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Boris Johnson says October 15 is the Brexit deadline

CXI September 8th, 2020

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  • British PM says both sides should “move on” if no trade deal agreed by then.
  • UK’s Internal Market Bill set to undermine parts of Withdrawal Agreement.
  • Sterling traders forced reprice-in “no-deal” risks they priced out this summer.
  • GBPUSD off 200pts from Friday’s NY close, leading USD broadly higher.
  • October WTI plunges 7% after Saudi Aramco’s lowers prices to Asian buyers.
  • Nasdaq revisits Thursday lows, still looking for blood after Softbank news.



“No deal” Brexit risks are on the rise to start the week after British Prime Minister Boris Johnson said the UK and EU should “move on” if no trade deal is agreed by October 15 and after the Financial Times reported that Johnson’s government is planning legislation to override parts of the Withdrawal Agreement it signed in January. While some analysts say the latter is media-overreaction to the UK’s Internal Market Bill to be released on Wednesday (which seeks to tie up well-known loose ends/ambiguities in the event of a worse-case scenario), sterling traders have decided to reprice-in the possibility of a “no-deal” outcome after months of completely pricing it out. This has sparked a 200pt drop for GBPUSD, a broad USD bid, and a risk-off tone to the broader markets which has now helped USDCAD break strongly back above the 1.3110s resistance level it lost on Friday. October WTI’s 7.5% plunge is adding some fuel to the fire and this seems to be a delayed reaction to the long weekend news of Saudi’s Aramco lowering its official selling prices (OSPs) to Asia amid signs of tepid demand.


Today’s North American calendar is a rather quiet one, which should leave traders focused on Brexit headlines and the fallout from Tesla not making the S&P500 late on Friday. The Nasdaq also looks like it may want to further punish the “Softbank whale” trades that were unmasked by ZeroHedge late last week as one of the big drivers behind this summer’s tech rally. This week’s key feature will be the Bank of Canada decision on Wednesday, but market participants aren’t expecting any major changes to the monetary policy statement, especially given the fact that there won’t be an MPR and a press conference afterwards…although Governor Tiff Macklem could provide soundbites on Thursday morning during his speech at the Canadian Chamber of Commerce.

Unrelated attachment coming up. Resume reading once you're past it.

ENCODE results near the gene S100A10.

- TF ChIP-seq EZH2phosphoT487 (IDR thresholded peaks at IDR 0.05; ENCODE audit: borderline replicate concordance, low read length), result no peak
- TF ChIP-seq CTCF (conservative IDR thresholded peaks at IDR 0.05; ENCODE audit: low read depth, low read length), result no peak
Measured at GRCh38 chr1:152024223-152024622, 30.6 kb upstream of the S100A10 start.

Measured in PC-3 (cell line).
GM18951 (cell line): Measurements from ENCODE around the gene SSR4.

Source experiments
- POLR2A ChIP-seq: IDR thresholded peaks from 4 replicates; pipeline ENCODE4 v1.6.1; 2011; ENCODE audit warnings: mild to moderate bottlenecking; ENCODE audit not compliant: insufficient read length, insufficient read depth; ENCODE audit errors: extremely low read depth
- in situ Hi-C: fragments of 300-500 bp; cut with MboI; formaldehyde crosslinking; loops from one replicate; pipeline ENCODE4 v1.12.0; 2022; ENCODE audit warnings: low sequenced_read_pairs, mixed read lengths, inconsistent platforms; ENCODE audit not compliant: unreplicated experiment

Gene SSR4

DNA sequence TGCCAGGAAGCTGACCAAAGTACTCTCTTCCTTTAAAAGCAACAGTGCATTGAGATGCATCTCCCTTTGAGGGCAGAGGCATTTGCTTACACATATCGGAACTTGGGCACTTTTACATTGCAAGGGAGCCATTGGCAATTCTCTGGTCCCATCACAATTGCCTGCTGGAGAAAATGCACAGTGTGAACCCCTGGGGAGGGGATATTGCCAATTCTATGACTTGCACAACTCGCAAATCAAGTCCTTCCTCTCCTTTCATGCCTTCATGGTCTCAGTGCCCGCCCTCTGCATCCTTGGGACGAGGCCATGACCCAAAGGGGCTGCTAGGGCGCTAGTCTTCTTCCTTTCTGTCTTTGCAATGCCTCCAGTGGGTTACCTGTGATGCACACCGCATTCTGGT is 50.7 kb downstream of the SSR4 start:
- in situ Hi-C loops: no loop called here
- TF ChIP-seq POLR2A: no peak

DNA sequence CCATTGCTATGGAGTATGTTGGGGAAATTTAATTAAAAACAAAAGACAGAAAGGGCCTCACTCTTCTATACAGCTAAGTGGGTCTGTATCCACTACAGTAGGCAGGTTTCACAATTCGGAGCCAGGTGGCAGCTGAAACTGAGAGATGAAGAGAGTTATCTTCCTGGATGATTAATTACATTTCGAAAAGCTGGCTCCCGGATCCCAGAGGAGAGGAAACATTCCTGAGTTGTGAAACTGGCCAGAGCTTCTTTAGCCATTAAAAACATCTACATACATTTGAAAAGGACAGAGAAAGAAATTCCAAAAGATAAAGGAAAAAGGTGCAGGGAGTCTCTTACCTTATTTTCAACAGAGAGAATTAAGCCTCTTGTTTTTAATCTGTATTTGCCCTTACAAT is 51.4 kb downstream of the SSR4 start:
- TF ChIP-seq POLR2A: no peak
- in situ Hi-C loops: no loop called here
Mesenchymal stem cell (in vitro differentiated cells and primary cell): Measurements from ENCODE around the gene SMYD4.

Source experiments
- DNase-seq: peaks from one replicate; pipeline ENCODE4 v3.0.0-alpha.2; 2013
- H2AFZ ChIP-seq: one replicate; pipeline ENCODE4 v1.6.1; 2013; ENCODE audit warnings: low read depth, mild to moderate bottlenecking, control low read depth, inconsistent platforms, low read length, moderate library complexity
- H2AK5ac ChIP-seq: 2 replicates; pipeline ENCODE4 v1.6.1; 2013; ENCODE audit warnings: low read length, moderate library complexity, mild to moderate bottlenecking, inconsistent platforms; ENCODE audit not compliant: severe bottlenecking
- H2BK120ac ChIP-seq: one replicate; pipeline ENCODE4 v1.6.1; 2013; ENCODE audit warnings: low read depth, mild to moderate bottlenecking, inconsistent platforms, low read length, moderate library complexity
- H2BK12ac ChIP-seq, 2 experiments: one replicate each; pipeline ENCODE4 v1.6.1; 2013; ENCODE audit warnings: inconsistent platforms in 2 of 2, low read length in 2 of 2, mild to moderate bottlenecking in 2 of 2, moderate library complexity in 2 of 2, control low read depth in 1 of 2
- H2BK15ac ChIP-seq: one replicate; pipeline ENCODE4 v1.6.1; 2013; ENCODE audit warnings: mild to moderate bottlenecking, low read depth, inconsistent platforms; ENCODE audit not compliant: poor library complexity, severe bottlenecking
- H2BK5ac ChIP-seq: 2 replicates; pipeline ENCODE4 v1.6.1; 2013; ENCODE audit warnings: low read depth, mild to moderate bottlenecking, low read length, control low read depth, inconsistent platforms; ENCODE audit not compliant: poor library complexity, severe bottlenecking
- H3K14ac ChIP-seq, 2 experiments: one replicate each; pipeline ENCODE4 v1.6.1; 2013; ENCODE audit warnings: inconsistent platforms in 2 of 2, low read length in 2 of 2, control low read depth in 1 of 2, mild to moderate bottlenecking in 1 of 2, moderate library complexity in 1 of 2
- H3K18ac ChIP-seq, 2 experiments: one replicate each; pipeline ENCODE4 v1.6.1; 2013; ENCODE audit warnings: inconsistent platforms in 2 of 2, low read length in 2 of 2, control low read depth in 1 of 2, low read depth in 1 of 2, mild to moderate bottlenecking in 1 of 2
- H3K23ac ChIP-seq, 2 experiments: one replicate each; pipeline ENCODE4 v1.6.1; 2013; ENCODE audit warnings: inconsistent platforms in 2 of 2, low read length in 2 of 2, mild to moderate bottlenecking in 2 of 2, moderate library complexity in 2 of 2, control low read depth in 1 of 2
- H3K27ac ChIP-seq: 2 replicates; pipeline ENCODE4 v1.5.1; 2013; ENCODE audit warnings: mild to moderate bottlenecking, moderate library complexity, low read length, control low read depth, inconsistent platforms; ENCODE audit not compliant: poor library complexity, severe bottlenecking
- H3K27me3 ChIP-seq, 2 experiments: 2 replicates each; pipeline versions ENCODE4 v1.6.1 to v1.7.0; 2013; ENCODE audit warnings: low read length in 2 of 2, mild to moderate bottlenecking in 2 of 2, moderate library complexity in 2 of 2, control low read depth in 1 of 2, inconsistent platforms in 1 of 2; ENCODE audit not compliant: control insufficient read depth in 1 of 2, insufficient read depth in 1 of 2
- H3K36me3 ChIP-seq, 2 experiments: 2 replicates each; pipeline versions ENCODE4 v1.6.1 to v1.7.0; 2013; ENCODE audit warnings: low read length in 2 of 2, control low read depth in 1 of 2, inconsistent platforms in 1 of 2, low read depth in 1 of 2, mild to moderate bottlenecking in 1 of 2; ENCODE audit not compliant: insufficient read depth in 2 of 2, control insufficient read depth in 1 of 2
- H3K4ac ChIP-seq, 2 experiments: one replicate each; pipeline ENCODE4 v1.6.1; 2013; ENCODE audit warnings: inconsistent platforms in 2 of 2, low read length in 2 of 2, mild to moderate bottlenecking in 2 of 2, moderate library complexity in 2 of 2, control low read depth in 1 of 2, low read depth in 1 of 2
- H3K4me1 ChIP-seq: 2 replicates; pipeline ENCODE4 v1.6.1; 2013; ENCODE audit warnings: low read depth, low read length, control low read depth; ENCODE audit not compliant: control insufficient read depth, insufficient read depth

This week’s calendar also features some US inflation data (August PPI on Thursday/August CPI on Friday) and a large 1.1BLN USDCAD option expiry at the 1.3225 strike on Friday. There won’t be any Fed-speak as the FOMC now enters its black-out period ahead of next week’s policy meeting. The leveraged funds at CME reduced their net long USDCAD position for the second week in a row during the week ending September 1, but we think this morning’s strong move through the 1.3110s now puts the short-term momentum on their side for a change.








Euro/dollar is pulling back this morning amidst broad USD buying, but we’d note a continuation of the relative outperformance we first saw re-emerge during last Thursday’s stock market rout…and so we ask the question…does the marketplace want to start treating the Euro as a relative safe-haven again (like it did in February)…at least against risk currencies? Two days does not make a trend, but we’re going to keep watching this.


Weaker than expected German Industrial Output data didn’t have much effect on the market yesterday, nor did today’s soft German export data. This week’s key European feature will be the ECB meeting on Thursday, and market participants are now expecting Christine Lagarde to address the euro/dollar exchange rate in light of Philip Lane’s comments last week and the Financial Times article which said its ECB sources are now “worried” about it.